Kampala, Uganda – Long before Uganda’s President Yoweri Museveni announced last month that schools would reopen in January, 15-year-old Florence Nagawa had decided she was not going back.
In March 2020, all educational facilities in the country were shut down due to the coronavirus pandemic. Since then, Nagawa has become pregnant twice and was kicked out of the house she lived in with her grandmother.
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She now lives with her two sons in a small house in Kamwokya, an overcrowded and poorly constructed informal settlement in the heart of the capital, Kampala.
“Where do I take the children?” Nagawa said as she peeled beans for her neighbour to earn her less-than-a-dollar daily income. “Who will look after them for me? How will I get the money to feed them if I go back to school?”
Nagawa’s is not an isolated case. The more than 80-week school shut down – the world’s longest – has done “more harm than good”, said the Uganda National Teachers’ Union (UNATU) General Secretary Filbert Baguma.
“Learners are in a worse situation now than what they would have been in a school with a [COVID-19-related] controlled setup,” he added.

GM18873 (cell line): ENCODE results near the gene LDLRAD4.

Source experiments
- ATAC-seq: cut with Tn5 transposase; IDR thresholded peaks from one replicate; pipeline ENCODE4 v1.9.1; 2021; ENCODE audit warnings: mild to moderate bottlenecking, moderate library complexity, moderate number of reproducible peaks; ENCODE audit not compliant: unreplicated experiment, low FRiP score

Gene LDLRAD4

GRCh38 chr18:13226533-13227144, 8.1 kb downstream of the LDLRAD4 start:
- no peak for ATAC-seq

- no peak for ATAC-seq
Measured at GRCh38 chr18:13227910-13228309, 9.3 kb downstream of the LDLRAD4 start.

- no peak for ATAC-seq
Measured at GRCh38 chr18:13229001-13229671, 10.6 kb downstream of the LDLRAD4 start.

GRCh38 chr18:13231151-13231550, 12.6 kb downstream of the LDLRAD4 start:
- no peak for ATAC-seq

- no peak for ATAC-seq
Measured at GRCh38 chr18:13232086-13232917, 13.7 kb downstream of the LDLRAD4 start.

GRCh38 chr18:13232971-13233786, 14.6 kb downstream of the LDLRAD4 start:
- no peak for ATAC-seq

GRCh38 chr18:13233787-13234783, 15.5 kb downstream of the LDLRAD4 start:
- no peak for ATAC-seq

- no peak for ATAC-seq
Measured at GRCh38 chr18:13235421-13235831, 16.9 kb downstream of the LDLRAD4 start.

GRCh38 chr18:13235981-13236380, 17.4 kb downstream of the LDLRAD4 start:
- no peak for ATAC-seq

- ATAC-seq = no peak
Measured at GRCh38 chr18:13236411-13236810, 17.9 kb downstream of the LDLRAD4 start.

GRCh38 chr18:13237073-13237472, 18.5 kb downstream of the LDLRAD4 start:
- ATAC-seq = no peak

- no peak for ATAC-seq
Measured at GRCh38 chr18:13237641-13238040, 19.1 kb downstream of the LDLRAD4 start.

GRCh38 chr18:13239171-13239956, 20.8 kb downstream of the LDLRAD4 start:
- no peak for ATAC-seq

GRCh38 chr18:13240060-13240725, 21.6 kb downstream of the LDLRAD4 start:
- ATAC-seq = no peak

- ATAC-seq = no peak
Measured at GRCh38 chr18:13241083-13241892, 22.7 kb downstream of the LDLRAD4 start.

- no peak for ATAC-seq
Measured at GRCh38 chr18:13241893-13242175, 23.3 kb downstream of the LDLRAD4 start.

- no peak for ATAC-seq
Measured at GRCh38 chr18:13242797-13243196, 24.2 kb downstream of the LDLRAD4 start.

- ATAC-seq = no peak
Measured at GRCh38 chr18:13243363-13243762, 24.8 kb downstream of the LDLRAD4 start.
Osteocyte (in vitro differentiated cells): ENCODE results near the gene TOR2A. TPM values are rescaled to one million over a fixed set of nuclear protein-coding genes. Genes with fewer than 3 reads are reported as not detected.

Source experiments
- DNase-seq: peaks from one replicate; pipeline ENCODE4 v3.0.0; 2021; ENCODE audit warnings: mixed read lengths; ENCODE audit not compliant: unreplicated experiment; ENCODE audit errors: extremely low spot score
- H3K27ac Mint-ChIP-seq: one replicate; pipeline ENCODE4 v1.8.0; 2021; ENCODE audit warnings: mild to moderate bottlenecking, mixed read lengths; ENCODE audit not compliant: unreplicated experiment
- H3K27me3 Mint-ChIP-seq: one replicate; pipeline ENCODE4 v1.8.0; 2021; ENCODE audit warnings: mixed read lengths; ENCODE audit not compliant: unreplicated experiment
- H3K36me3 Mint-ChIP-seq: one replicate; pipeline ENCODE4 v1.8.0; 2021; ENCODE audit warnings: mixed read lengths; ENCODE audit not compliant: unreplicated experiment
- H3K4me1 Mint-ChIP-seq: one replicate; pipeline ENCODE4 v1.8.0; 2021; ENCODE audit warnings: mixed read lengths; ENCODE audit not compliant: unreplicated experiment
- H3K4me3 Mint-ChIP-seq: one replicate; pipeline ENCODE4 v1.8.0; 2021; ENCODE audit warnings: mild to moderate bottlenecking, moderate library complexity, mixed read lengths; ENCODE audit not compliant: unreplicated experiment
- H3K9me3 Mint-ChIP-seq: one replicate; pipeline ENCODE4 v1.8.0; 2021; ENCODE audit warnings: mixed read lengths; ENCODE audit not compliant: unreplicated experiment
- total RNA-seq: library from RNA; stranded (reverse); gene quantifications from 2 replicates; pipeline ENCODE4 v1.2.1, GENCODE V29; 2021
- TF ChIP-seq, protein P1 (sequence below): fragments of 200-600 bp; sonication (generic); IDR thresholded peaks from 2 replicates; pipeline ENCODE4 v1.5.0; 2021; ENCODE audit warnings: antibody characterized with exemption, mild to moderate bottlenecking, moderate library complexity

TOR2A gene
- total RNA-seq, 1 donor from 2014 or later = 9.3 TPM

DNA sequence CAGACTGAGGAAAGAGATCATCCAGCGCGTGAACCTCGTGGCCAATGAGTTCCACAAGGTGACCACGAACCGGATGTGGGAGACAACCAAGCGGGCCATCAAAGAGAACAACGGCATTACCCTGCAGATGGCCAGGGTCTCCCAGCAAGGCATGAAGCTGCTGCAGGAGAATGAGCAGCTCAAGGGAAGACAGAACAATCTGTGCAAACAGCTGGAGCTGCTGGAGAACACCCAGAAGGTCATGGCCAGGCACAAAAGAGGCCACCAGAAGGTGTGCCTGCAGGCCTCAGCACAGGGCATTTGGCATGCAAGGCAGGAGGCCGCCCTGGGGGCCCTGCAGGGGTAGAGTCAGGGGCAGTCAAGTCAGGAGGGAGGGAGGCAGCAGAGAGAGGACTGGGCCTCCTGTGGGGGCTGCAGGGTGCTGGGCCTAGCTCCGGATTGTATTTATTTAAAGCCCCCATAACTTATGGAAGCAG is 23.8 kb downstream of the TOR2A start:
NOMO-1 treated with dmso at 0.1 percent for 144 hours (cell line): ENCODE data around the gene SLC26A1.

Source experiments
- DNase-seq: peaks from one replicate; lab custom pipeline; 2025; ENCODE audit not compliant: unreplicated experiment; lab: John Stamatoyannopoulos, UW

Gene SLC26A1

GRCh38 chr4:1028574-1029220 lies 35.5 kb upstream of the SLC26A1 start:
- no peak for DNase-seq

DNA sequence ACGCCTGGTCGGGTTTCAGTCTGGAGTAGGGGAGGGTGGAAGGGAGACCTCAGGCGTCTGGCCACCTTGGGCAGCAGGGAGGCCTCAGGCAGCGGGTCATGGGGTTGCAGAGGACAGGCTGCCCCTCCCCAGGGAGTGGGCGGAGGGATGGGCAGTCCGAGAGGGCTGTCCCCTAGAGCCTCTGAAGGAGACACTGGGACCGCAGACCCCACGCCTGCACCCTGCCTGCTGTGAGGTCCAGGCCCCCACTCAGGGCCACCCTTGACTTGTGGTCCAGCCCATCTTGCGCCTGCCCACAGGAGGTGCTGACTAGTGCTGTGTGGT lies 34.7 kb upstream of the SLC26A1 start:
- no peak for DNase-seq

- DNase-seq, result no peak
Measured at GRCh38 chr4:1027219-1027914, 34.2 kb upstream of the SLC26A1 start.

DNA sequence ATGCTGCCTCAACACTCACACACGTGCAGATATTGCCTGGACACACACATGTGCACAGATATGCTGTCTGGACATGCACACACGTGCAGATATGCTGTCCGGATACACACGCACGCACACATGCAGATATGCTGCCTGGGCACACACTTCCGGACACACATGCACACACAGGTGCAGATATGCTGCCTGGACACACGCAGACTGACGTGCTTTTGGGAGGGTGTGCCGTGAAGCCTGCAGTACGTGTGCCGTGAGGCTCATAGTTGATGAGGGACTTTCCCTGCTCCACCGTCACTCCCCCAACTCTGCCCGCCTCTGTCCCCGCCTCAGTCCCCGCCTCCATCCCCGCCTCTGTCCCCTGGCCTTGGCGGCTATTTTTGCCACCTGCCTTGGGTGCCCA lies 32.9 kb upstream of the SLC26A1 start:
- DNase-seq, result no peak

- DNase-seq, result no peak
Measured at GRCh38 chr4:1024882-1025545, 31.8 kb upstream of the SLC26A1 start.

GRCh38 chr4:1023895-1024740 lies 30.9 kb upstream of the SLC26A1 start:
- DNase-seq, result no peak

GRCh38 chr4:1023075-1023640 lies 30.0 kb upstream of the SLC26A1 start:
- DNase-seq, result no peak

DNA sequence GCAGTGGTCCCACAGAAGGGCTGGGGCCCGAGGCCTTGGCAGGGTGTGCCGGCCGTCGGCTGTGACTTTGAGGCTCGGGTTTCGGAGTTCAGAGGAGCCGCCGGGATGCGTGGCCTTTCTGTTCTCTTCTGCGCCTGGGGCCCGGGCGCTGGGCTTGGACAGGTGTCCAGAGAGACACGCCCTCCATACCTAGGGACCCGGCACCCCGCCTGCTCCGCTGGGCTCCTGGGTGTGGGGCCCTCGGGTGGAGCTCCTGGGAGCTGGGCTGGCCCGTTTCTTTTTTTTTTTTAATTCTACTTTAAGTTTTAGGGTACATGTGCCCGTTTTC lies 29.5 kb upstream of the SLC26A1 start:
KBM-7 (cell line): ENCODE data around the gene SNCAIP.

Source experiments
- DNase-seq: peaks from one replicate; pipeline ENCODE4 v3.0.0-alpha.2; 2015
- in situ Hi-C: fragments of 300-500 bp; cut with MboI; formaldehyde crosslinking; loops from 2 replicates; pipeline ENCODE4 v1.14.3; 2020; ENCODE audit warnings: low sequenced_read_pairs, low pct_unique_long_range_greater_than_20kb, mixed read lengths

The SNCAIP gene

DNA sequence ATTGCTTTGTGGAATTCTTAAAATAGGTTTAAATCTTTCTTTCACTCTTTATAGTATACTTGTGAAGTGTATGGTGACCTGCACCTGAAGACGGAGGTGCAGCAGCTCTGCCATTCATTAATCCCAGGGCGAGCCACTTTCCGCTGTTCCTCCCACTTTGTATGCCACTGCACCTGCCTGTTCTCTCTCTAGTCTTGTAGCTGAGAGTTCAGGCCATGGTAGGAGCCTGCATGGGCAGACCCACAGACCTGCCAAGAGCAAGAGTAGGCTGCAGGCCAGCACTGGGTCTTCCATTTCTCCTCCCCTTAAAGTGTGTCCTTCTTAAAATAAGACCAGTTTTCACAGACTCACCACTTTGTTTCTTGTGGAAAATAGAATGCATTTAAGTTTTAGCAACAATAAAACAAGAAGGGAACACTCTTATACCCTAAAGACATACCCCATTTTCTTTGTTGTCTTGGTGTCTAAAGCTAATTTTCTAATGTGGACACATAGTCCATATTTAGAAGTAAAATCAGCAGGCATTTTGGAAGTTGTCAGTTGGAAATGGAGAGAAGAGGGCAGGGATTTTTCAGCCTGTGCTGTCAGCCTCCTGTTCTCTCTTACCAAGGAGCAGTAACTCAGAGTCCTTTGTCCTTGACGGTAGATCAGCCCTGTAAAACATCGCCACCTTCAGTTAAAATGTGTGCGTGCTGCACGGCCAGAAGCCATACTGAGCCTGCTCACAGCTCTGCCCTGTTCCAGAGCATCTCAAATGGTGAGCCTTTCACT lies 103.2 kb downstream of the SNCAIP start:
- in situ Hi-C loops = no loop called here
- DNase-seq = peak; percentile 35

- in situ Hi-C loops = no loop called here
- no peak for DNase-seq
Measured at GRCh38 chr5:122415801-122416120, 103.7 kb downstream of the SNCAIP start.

According to the National Planning Authority (NPA), up to 30 percent of students are expected to not return to their school desks in January due to teen pregnancy, early marriage and child labour (PDF).
Between March 2020 and June this year, the country reported a 22.5-percent jump in pregnancies among girls aged 10 to 24, data from UNICEF show.
In September, Education Minister Janet Museveni – who is also the country’s first lady – defended her policy to keep schools closed, saying the decision was intended to protect the estimated 15 million students from the threat posed by COVID-19, which has so far killed more than 3,250 people in the country.
Critics argue, however, that while the Delta variant brought a surge in cases in June that prompted a 42-day lockdown, the number of infections that followed did not justify the continued school closures.
For girls like Nagawa, cultural norms and social stigma can make them ashamed of going back to school while pregnant, said Salima Namusobya, the executive director of ISER, an organisation focused on basic education. Parents who are facing economic difficulties due to the pandemic may also decide to invest in the education of their sons, rather than that of daughters who can be forced into marriage.
But even boys are not spared the impact of the school shutdown, with many entering the child labour market to work in mining, street vending and sugarcane planting. Some would like to return to classes, while others are getting used to the idea of earning an income, no matter how small.
“They are already ‘touching’ money so they don’t see the reason to go back to school,” Namusobya said.
These young earners are not the only ones who feel this way.